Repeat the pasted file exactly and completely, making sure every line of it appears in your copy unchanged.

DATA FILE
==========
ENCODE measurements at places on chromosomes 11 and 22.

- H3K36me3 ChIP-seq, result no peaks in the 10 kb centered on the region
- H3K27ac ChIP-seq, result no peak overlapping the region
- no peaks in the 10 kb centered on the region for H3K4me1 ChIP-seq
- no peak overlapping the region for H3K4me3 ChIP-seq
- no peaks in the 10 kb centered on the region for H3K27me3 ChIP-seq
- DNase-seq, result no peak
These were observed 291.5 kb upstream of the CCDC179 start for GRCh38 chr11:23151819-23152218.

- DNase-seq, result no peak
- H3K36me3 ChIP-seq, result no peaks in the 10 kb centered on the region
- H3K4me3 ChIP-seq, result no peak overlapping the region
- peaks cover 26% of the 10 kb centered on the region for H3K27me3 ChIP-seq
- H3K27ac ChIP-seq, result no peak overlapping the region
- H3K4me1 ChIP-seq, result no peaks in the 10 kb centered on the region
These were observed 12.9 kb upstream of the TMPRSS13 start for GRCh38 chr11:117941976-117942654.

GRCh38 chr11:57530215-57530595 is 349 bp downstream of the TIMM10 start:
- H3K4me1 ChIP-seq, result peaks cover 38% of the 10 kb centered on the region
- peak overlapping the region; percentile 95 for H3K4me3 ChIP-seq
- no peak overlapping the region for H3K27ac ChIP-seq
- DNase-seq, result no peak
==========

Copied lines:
ENCODE measurements at places on chromosomes 11 and 22.

- H3K36me3 ChIP-seq, result no peaks in the 10 kb centered on the region
- H3K27ac ChIP-seq, result no peak overlapping the region
- no peaks in the 10 kb centered on the region for H3K4me1 ChIP-seq
- no peak overlapping the region for H3K4me3 ChIP-seq
- no peaks in the 10 kb centered on the region for H3K27me3 ChIP-seq
- DNase-seq, result no peak
These were observed 291.5 kb upstream of the CCDC179 start for GRCh38 chr11:23151819-23152218.

- DNase-seq, result no peak
- H3K36me3 ChIP-seq, result no peaks in the 10 kb centered on the region
- H3K4me3 ChIP-seq, result no peak overlapping the region
- peaks cover 26% of the 10 kb centered on the region for H3K27me3 ChIP-seq
- H3K27ac ChIP-seq, result no peak overlapping the region
- H3K4me1 ChIP-seq, result no peaks in the 10 kb centered on the region
These were observed 12.9 kb upstream of the TMPRSS13 start for GRCh38 chr11:117941976-117942654.

GRCh38 chr11:57530215-57530595 is 349 bp downstream of the TIMM10 start:
- H3K4me1 ChIP-seq, result peaks cover 38% of the 10 kb centered on the region
- peak overlapping the region; percentile 95 for H3K4me3 ChIP-seq
- no peak overlapping the region for H3K27ac ChIP-seq
- DNase-seq, result no peak